What Rishi Sunak isn’t saying about his plan to save the NHS

Britain's Prime Minister Rishi Sunak reacts as he has his blood pressure checked by pharmacist Peter Baillie, during a visit to a GP surgery and pharmacy in Weston, southern England on May 9, 2023. Sunak's government has announced that more pharmacists will now be able to prescribe medication previously given by doctors, to try to relieve pressure on the health service. (Photo by Ben Birchall / POOL / AFP) (Photo by BEN BIRCHALL/POOL/AFP via Getty Images)
Rishi Sunak has said patients will now be able to get some prescription drugs without seeing a GP. (Getty Images)

With Rishi Sunak still in recovery after a devastating set of local election results and NHS waiting times at record high, the prime minister has announced a new policy to help reinvigorate the NHS.

The under-pressure prime minister is, it appears, pinning his hopes on pharmacists to help get the health service moving again.

We find out whether his big idea stacks up.

What’s the plan? As so many GPs surgeries are struggling to offer their patients a same-day appointment, the government wants to ease the burden on family doctors by giving pharmacists more power to treat patients.

How will that help? Rishi Sunak claims the plan will release 15 million GP appointments over the next two years for those needing help with more serious health issues, by granting pharmacists the responsibility for common, easy-to-treat illnesses.

That sounds great! It would certainly make life a little easier for patients, who would be able to treat infections such as shingles or uncomplicated urinary tract infections by just popping into the local chemist. And no more waiting to see a doctor or nurse when you need another prescription for the oral contraceptive pill.

Is there anything else they will help with? From this winter, pharmacists will also have the right to prescribe medications for ear infections, sore throats, sinusitis, impetigo and infected insect bites.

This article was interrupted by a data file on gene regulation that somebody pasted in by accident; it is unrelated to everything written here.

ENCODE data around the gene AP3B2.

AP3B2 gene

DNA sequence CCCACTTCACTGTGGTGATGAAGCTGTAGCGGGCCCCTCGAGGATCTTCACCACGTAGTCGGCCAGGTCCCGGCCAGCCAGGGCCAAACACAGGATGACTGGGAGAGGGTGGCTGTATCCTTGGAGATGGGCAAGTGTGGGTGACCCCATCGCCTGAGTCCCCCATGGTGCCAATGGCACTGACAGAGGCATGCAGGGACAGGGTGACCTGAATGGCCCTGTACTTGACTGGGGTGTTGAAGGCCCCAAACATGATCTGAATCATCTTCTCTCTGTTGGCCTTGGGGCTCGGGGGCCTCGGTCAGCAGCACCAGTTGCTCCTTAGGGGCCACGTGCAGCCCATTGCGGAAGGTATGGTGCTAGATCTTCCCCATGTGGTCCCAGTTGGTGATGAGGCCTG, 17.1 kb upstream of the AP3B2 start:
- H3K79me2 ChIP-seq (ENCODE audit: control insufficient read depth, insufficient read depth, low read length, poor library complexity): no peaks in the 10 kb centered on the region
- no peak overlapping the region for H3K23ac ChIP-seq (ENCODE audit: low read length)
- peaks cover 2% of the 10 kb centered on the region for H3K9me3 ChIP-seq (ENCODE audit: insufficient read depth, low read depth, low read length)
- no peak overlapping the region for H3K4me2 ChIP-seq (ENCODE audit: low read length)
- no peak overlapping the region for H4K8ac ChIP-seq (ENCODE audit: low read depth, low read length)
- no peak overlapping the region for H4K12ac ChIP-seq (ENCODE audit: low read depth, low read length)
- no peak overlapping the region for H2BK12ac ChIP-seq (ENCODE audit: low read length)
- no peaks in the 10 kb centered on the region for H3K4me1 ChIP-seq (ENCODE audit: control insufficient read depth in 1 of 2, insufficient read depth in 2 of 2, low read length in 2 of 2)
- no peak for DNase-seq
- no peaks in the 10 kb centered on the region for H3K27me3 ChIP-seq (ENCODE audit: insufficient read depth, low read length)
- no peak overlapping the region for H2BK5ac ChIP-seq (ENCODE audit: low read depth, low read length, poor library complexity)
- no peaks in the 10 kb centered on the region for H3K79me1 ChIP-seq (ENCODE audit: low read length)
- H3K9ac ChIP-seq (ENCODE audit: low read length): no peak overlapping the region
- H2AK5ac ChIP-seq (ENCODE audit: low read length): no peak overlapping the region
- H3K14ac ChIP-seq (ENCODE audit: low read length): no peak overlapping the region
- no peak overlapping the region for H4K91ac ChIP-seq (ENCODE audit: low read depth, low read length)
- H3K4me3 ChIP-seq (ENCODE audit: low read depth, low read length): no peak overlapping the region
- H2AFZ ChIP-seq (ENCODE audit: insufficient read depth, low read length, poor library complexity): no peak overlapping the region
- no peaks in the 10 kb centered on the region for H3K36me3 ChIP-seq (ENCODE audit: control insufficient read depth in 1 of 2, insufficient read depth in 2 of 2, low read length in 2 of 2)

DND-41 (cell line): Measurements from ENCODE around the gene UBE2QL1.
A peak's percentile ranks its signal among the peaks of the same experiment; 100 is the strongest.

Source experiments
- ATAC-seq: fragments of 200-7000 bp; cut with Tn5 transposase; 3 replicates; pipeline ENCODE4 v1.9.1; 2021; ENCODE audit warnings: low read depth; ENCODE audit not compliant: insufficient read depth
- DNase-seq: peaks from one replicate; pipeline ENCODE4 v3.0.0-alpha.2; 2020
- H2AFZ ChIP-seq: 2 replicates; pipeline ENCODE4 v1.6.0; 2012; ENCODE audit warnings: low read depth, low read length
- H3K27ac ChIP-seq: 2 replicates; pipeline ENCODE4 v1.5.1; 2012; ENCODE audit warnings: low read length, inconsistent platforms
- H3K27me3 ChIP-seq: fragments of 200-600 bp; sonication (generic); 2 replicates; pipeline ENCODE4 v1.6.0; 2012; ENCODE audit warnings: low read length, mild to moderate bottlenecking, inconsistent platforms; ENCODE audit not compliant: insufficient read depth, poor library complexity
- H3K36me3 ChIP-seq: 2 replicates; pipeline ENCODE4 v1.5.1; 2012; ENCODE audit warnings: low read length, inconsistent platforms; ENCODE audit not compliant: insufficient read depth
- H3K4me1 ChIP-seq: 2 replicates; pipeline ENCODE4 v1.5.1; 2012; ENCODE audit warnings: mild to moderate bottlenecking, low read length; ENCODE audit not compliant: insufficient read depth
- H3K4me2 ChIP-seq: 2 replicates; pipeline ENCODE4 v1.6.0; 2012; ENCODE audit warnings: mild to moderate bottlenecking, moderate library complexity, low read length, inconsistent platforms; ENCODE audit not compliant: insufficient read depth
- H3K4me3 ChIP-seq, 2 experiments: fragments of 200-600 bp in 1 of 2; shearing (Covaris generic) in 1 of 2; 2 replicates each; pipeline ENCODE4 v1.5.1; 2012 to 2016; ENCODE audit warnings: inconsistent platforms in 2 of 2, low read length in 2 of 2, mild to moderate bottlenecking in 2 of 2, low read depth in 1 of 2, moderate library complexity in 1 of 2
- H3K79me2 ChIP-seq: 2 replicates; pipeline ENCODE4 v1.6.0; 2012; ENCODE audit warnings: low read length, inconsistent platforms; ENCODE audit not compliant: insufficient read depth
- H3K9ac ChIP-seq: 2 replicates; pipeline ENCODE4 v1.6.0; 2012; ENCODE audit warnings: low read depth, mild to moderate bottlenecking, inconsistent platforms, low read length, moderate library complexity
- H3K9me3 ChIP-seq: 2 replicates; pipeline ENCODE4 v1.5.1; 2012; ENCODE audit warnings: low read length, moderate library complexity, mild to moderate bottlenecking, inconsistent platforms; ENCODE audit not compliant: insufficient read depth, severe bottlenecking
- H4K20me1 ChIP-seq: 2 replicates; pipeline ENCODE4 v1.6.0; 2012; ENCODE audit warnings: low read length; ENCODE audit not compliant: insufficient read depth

What about medical check ups? It’s already possible to get your blood pressure reviewed at the pharmacy, but the government plan includes an expansion of this service so 2.5 million people a year have their numbers checked out. It will also include self-referral to other services such as physio and podiatry without the GP signing it off.

OK…so what’s the catch? Finding a pharmacist to treat you won’t be quite as easy as the prime minister is making out. High street pharmacists are closing at a record rate, with 400 shutting their doors in 2019/20 and more following suit every year.

That’s worrying. What’s going on? Staff blame rising running costs including energy bills, staff shortages and cuts to government funding for their services - even though patient demand is rising. According to data from the NHS Business Services Authority there are now only 11,026 community chemists in England - the lowest number since 2015.

But can’t I manage all my prescriptions online now, anyway? Online pharmacies can’t replace face-to-face contact. Even those running them say the loss of community pharmacies is catastrophic. “Before any decisions can be made as to whether there should be funding for online pharmacies, a pilot scheme would need to be run to see if it is viable,” Abbas Khanani, director of Chemist Click, told Yahoo News. “The focus should be aimed at community pharmacies, we cannot have any more of them closing down.”

Are there any other concerns? In recent years, doctors have been working hard to avoid over-prescribing antibiotics where they may not be needed. Some medics worry that allowing easier prescription of antibiotics to treat these common illnesses will worsen the problem of antibiotic resistance because more people will end up taking them unnecessarily.

That sounds bad. It is, potentially. A February article in Pharmaceutical Journal argued for “point of care” testing to be introduced before any antibiotic is prescribed - something pharmacists don’t have the capacity to offer. When the plan was first mooted last year, the British Medical Association - the professional body that represents doctors - said the plan would “put patient safety in jeopardy”.

What are experts saying now? They are concerned. Dr Leonid Chindelevitch, lecturer in infectious disease epidemiology at Imperial College London told Yahoo News that “transferring some of the responsibility of prescribing medicines such as antibiotics for common conditions to pharmacists runs the risk of exacerbating the ongoing antimicrobial resistance crisis that is already claiming over a million lives worldwide and is likely to get worse if no drastic action is taken”.

But it has to be good for the NHS regardless, right?. Not quite. Experts fear that the plan, while welcomed by patients, is just a distraction from the real problem - the lack of doctors in the UK. “Without swift action to fund and deliver a huge increase in medical training places through expanded medical school provision, pressures on the NHS will persist and worsen in the years to come,” said Professor Juliet Wright, head of the University of Surrey’s medical school.